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United States Department of Agriculture

Agricultural Research Service

Research Project: Predicting Impacts of Climate Change on Agricultural Systems and Developing Potentials for Adaptation

Location: Plant Physiology and Genetics Research

Title: Evaluation of satellite-based, modeled-derived daily solar radiation data for the continental U.S.

Authors
item White, Jeffrey
item Hoogenboom, Gerrit -
item Stackhouse, Paul -
item Hoell, James -

Submitted to: Agronomy Journal
Publication Type: Peer Reviewed Journal
Publication Acceptance Date: May 4, 2011
Publication Date: June 6, 2011
Citation: White, J.W., Hoogenboom, G., Stackhouse, P.W., Hoell, J.M., 2011. Evaluation of satellite-based, modeled-derived daily solar radiation data for the continental U.S. Agronomy Journal. 103(4):1242-1251.

Interpretive Summary: Weather conditions have a major influence on agricultural production. Availability and quality of weather data, however, often constrain research and extension efforts. Daily values of incoming sunshine (solar radiation, abbreviated as SRAD) are especially problematic because the instruments used to measure SRAD need electronic integrators, the best sensors are expensive, and calibration to known values is difficult. The Prediction Of Worldwide Energy Resources (NASA/POWER; power.larc.nasa.gov) project at the NASA Langley Research Center estimates daily solar radiation based on data that are derived from satellite imagery, ground observations, windsondes, modeling and data assimilation. The solar data are available for each 1° cell of latitude and longitude over the globe. SRAD values can also be “generated” based on how radiation reaching the outside of the Earth’s atmosphere is reduced as it filters down to ground level. This study compares daily solar radiation data from NASA/POWER with instrument readings from 295 stations, as well as with values that were estimated with software to “generate” SRAD values using daily temperature and precipitation data from two sources. The NASA/POWER data consistently showed stronger relations with the observed data than did either set of generated values. However, while mean values of observed data and the two sets of generated data were comparable, the NASA/POWER data averaged 5 to 10% lower than observed SRAD. The differences were greater at lower latitudes and during summer months. Overall, the NASA/POWER solar radiation data are a promising resource for research and extension efforts where realistic accounting of historic variation in SRAD is required, but further research is needed to understand the reason for the consistent differences in average values.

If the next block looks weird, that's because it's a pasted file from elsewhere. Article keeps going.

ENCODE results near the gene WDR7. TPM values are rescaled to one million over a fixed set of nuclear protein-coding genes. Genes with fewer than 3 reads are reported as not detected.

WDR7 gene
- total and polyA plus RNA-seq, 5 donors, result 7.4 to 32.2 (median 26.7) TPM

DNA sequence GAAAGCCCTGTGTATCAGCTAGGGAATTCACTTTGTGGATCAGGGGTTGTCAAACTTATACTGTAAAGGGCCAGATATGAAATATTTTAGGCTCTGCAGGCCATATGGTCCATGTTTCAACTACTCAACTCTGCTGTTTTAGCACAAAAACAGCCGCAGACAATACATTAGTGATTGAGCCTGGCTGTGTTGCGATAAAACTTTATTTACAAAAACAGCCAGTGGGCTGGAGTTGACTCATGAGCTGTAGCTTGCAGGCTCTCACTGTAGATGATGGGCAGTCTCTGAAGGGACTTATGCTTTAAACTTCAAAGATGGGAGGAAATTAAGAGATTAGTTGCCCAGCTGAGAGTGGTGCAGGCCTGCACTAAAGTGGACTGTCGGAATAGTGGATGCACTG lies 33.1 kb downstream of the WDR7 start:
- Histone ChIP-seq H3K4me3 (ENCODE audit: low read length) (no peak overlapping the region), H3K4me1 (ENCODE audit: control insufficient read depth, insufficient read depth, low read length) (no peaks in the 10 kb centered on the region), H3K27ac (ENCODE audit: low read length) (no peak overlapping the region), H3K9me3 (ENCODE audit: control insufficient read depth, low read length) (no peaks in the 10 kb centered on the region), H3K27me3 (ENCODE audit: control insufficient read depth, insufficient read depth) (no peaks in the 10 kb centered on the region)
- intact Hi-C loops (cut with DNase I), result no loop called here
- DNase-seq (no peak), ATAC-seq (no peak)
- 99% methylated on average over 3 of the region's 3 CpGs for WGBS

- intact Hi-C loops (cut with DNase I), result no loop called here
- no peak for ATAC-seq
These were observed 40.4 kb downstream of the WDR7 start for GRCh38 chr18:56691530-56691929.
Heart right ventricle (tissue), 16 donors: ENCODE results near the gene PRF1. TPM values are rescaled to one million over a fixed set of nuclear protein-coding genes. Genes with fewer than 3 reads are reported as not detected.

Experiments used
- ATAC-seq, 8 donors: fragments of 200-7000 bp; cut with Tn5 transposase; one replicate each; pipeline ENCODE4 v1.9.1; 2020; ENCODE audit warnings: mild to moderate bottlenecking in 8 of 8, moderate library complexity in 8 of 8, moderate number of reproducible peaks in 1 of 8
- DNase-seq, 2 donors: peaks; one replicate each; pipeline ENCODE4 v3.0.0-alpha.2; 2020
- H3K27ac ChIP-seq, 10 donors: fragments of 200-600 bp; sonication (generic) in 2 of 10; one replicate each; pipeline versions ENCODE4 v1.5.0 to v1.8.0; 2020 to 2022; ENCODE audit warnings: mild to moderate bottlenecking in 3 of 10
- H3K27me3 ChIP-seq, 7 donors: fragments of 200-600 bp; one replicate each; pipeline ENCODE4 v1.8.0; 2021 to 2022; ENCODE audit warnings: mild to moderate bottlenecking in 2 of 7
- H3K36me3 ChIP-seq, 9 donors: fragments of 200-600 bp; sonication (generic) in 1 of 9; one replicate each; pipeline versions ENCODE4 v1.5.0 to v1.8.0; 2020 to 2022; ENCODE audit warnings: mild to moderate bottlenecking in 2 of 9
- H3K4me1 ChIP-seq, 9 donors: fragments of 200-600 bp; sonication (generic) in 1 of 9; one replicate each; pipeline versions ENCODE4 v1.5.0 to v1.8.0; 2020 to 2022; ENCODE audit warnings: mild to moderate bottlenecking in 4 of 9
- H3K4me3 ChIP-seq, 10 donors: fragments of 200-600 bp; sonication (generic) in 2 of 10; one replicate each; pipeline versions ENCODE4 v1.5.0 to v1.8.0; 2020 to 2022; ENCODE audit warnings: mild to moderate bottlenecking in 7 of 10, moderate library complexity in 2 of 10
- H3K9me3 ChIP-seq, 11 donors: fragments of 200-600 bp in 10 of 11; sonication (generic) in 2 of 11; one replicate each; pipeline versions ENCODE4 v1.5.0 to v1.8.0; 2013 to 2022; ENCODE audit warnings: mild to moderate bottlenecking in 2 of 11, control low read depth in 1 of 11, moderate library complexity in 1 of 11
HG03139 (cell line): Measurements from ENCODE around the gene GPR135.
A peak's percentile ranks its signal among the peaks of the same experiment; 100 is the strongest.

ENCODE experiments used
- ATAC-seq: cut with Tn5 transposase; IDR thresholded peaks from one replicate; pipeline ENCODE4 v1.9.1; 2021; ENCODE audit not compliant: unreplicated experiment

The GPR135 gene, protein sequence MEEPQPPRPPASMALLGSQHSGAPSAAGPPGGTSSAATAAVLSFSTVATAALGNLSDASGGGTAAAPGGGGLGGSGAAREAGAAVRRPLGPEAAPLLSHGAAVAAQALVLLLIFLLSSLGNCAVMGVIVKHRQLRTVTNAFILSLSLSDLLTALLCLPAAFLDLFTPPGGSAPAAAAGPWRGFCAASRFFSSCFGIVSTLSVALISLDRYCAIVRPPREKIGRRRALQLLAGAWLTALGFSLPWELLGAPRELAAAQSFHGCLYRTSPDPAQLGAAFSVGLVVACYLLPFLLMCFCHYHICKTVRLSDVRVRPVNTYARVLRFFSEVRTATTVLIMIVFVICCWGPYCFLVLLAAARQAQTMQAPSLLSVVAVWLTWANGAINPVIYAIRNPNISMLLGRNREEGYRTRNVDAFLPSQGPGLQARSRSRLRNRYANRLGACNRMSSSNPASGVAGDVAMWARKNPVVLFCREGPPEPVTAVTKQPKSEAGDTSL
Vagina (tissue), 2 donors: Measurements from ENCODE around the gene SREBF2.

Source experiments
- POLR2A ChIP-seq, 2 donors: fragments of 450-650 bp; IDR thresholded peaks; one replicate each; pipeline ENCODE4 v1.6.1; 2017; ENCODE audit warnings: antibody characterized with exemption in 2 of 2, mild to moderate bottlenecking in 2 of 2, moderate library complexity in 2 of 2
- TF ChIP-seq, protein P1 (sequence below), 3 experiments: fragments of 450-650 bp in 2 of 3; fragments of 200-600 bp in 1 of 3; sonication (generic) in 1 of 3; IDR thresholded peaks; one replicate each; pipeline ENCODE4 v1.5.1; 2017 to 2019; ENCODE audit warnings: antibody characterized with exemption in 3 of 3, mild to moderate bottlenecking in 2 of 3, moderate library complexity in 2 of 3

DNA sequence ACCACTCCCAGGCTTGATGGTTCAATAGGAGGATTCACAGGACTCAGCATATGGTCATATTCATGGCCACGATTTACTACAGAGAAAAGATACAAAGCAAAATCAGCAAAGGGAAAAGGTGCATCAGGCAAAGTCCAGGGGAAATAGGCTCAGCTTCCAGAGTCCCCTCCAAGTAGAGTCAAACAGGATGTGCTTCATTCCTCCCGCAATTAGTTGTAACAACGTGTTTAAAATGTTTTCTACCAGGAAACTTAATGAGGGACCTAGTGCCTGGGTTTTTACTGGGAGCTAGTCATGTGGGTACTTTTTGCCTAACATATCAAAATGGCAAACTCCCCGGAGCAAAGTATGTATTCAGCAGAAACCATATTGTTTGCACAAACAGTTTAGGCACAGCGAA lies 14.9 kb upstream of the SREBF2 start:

Technical Abstract: Many applications of simulation models and related decision support tools for agriculture and natural resource management require daily meteorological data as inputs. Availability and quality of such data, however, often constrain research and decision support activities that require use of these tools. Daily solar radiation (SRAD) data are especially problematic because the instruments need electronic integrators, the best sensors are expensive, and calibration standards are seldom available. The Prediction Of Worldwide Energy Resources (NASA/POWER; power.larc.nasa.gov) project at the NASA Langley Research Center estimates daily solar radiation based on data that are derived from satellite imagery, ground observations, windsondes, modeling and data assimilation. The solar data are available for a global 1° coordinate grid. SRAD can also be estimated based on attenuation of extraterrestrial radiation (Q0) using daily temperature and rainfall data to estimate the optical thickness of the atmosphere. This study compares daily solar radiation data from NASA/POWER (SRADNP) with instrument readings from 295 stations (SRADOB), as well as with values that were estimated with the WGENR solar generator. WGENR was used both with daily temperature and precipitation records from the stations reporting solar data and records from the NOAA Cooperative Observers Program (COOP), thus providing two additional sources of solar data, SRADWG and SRADCO. Values of SRADNP for different grid cells consistently showed higher correlations (typically 0.85 to 0.95) with SRADOB data than did SRADWG or SRADCO for sites within the corresponding cells. Mean values of SRADOB, SRADWG and SRADNP for sites within a grid cell usually were within 1 MJm-2d-1 of each other, but NASA/POWER values averaged 1.1 MJm-2d-1 lower than SRADOB. The magnitude of this bias was greater at lower latitudes and during summer months. Overall, the NASA/POWER solar radiation data are a promising resource for regional studies where realistic accounting of historic variation is required.

Last Modified: 7/25/2014
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